The seeds of change for the ownership and guidance of Ontario started in February of 1885 when representatives of Australia were directed to George Chaffey, Jr.. They were seeking advice on irrigating their desert lands such as those in their Australian state of Victoria. They made an offer to Chaffey and he sent a representative to investigate the feasibility of their offer. Positive feedback followed and in January of 1886 Chaffey personally made a trip down under. A few weeks later George cabled his brother William to sell all their assets.
With Chaffey selling his assets, there began a period in local history known as the Frankish Era.
Charles Frankish was a native of England and had arrived in Toronto, Canada at the age of 17. After living in various places in the United States he moved to Riverside, California at the recommendation of his sister. He then purchased an orange grove. Upon learning the Chaffey Brothers were interested in selling their interest in the Ontario Colony he helped from the Ontario Land and Improvement Company. He moved to Ontario in March of 1886 and maintained his residence there until 1927. He became the resident manager of the newly formed company and built a house located on the northwest corner of Emporia Avenue and Laurel Avenue.
Many people say George Chaffey had a dream and Charles Frankish made it come true.
One of the priority items for the new company was the extension of the colony south of the Southern Pacific railroad tracks, with Euclid Avenue serving as the main north-south street. The company purchased 924 acres from the Pomona Land and Water Company, which became known as the South Side Tract. North of the railroad tracks stood two large hotels, on the east side of Euclid Avenue stood the Southern Pacific hotel while the Ontario Hotel was on the west side. As it developed, the heart of the Ontario business district became located on this South Side Tract. Major buildings were: the AOUW (Ancient Order of United Workmen), often called the Workman’’s Hall with an Opera House located upstairs, the Southern Pacific and Chino Valley train stations, a livery stable and Waddingham’’s Lumber Mill. A major attraction was the Bank Business block located on Main Street west of Euclid Avenue. It had a number of large buildings with numerous businesses located within.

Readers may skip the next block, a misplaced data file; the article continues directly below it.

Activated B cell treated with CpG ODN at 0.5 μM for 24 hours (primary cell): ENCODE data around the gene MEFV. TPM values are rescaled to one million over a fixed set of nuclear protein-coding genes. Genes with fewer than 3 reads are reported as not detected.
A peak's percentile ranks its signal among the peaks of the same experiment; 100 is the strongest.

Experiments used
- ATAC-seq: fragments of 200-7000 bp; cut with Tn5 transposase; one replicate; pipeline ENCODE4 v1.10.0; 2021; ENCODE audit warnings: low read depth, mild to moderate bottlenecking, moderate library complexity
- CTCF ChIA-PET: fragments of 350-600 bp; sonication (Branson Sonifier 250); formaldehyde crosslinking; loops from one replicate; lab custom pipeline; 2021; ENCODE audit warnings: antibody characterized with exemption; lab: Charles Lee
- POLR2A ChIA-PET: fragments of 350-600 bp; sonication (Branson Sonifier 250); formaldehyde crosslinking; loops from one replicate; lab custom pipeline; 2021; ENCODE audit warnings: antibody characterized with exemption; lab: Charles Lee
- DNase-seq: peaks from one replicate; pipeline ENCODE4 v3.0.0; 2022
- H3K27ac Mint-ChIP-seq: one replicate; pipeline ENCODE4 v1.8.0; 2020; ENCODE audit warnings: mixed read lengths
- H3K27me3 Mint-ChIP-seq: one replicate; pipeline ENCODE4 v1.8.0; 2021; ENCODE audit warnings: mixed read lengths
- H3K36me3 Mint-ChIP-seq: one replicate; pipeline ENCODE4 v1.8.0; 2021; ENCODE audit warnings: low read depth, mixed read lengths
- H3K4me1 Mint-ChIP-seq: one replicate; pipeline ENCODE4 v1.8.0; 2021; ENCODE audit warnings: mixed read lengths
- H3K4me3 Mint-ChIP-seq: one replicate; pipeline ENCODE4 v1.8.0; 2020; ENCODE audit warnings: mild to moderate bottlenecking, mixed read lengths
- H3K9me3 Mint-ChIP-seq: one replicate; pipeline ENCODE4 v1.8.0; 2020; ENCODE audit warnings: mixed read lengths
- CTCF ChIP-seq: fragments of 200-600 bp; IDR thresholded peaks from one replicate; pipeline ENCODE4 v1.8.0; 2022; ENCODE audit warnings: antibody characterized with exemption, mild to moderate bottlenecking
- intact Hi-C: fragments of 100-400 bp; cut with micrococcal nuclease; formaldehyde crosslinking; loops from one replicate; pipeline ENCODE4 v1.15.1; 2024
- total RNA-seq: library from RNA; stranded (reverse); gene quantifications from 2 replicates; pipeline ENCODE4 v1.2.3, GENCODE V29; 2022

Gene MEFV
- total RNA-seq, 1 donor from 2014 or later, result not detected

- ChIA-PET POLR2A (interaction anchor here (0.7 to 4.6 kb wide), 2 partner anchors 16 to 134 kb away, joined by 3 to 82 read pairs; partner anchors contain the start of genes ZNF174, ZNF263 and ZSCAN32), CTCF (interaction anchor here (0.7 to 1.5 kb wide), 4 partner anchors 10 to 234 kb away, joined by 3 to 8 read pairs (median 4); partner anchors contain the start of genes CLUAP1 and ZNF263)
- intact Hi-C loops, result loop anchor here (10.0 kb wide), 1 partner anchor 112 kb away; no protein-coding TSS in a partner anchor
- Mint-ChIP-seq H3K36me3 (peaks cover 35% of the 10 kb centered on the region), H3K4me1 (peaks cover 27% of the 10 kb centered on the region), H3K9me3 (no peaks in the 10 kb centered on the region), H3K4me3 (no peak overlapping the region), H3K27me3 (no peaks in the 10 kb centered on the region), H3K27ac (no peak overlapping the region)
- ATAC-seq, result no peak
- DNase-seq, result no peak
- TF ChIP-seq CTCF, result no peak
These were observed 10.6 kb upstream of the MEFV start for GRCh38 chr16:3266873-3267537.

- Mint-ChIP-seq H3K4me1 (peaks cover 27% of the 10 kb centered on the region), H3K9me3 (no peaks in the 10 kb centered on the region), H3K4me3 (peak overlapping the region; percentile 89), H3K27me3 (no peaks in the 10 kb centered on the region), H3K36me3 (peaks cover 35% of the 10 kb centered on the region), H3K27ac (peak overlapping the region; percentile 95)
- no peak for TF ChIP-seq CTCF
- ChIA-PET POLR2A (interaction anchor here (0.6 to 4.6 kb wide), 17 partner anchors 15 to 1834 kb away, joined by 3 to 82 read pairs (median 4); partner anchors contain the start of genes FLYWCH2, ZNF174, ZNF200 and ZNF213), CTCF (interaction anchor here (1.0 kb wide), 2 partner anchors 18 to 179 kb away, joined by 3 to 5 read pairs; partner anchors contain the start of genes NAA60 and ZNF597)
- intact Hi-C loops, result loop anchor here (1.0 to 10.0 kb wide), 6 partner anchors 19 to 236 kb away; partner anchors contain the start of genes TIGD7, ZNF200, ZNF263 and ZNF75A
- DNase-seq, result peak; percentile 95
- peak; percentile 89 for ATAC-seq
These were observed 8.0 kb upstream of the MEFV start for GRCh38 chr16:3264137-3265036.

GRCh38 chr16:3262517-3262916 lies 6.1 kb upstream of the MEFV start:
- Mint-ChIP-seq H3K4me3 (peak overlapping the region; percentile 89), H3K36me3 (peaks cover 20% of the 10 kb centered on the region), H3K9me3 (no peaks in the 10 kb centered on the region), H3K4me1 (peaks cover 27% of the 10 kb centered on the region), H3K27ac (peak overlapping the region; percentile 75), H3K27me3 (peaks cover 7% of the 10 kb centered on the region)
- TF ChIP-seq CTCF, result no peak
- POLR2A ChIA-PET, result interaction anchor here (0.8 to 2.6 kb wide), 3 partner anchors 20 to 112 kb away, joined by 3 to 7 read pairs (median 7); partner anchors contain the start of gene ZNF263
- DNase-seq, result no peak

In the last day of November, 1888, the first run of the new streetcar made its seven mile run from downtown Ontario to 24th Street in North Ontario’s powered by the use of mules. The hour long trip up to the top of Euclid Avenue was an 1,000 foot ride while the 20 minute gravity ride down the narrow gauge tracks occurred with the mules on the rear platform. This operation was electrified in 1895.
The incorporation for Ontario was discussed in 1887, with the main issue being the control of local monies. The Ontario Land and Improvement Company, led by Charles Frankish, was strongly against it as it perceived it as a threat to their existence. They stated that taxes would have to increase to cover the costs of grading, water development and beautification which they were currently providing. In 1888 incorporation was voted down by a count of 128 to 55 with most of the opposition coming from North Ontario. With the Ontario Land and Improvement Company still controlling the water company, a company of water users sought legal advice and it was determined to incorporate the original half-mile square town site located around Euclid Avenue and A Street (now Holt Avenue). Without North Ontario in the vote and by restricting the area to Ontario, the vote held on November 21, 1891 favored cityhood with 40 yeas and 35 nays. On December 8, 1891, the county Board of supervisors declared Ontario a sixth class municipality.